8 Life Events that Provoke Adolescent Depression
Author: Shernide Delva
Growing up as an adolescent can be full of tremendous turbulence and change. Furthermore, from as early as 10 years old to as late as 26 years old, there are complex changes that happen biologically, emotionally, psychologically, cognitively and interpersonally. Unfortunately, during out early stages of life, others around us may perceive our major depressive episodes as a normal part of growing up or a rite of passage in our teenage years.
However, recent research reveals that it is important that parents and those around us to take these changes in our mental health seriously. Although it is not uncommon for teenagers to experience quick shifts in mood and temper, it is a mistake for teachers, parents of mental health professions to assume that a Major Depressive Episode is “normal.”
It has been estimated that 8 percent of teens suffer from depression at any one year period and close to 20 percent of teens experience a depressive episode before reaching adulthood. These numbers increase significantly for teens that have a family history of depression, addiction or suicide. Unfortunately, many teens do not get the level of care they need because their depression is disregarded and theorized to be “adolescent moodiness” or a “typical developmental phase.”
In actuality, there are many reasons for depressive episodes often mediated by biology and brain chemistry. When these symptoms are not healed or handled through intervention, it can cause harm or even lead into addictive behaviors. An article even mentioned several life events that if left untreated, can evoke a depressive episode.
8 Life Events That Can Set the Wheels of Depression in Motion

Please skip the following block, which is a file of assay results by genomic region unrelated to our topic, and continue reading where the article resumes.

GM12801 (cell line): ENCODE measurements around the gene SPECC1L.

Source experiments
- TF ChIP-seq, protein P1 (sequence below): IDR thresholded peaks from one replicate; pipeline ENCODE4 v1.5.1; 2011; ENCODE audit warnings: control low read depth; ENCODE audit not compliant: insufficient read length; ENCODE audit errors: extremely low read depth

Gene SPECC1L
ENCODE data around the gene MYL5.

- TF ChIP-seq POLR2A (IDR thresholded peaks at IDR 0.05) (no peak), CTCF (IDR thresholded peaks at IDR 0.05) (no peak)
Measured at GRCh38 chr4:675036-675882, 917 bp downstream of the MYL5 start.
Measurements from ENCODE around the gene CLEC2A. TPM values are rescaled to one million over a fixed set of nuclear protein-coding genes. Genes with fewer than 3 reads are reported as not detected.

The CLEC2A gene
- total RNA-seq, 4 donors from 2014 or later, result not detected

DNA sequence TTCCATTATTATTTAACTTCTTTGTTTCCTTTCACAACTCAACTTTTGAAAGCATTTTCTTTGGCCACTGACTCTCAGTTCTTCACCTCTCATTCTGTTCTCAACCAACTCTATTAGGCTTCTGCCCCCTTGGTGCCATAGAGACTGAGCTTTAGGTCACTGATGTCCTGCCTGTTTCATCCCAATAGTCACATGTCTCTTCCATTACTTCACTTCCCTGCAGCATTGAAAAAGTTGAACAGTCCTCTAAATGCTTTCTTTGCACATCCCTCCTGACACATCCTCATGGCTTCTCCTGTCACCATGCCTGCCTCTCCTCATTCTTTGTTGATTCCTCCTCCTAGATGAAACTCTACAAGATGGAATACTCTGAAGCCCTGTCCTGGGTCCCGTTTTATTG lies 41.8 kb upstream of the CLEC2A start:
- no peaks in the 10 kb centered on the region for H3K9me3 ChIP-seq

- Changes in Body Appearance: The body goes through many sudden changes in adolescence. Often, this can leave teenagers feeling ashamed or disempowered. Adolescent is a vulnerable time for body image issues and eating disorders. Not addressing these changes can result in depression.
- Peer group rejection: During this time, it is tremendously important for teenagers to feel as though they fit in. If they feel rejected by their peers, it can lead to feelings of depression. Adolescents may try unhealthy methods of fitting in such as experimenting with drugs and alcohol.
- Self-Identity Crisis: Addressing self-identity is important because often adolescents find it difficult to find who they are and feel authentic. They may struggle with their sexuality or personality traits.
- Cyberbullying: Cyberbullying has become incredibly common with the recent influx of social media platforms. Teens who suffer from shaming on social media often have a lower self-esteem and struggle with their confidence.
- Drug Experimentation: During this time, drug experimentation becomes increasingly common. Traumatic events such as arrests, overdoses, car accidents or date rape can result in depressive symptoms. It is important to monitor behaviors when events like this occur.
- Family History: Any history of parental addiction, depression, anxiety or medical illness increases the risk of depressive symptoms in adolescence. If you know of a family history of mental illness, it is especially important to monitor adolescent behaviors.
- Domestic Violence: Any form of domestic violence in or outside of the home or dysfunctional family dynamics can lead to trauma, addiction and/or mental illness. Seeking therapy and addressing the psychological impact of these life events are crucial.
- Experiencing Abuse: Any form of sexual, physical, emotional, psychological or verbal abuse and neglect increases the vulnerability to depression. It is important to pay attention to signs of depression and anxiety if a history of abuse is present
There are a plethora of life events that can set the wheels of depression in motion. Therefore, it is important for parents, teachers and counselors to take the onset of depression in adolescence seriously. Feelings of sadness and depression symptoms should not be treated as a phase as they can lead into long term consequences.
If you find that you or someone you know has suffered life events that could be resulting in psychological changes, it is important to get professional help to overcome those feelings before they become worse.
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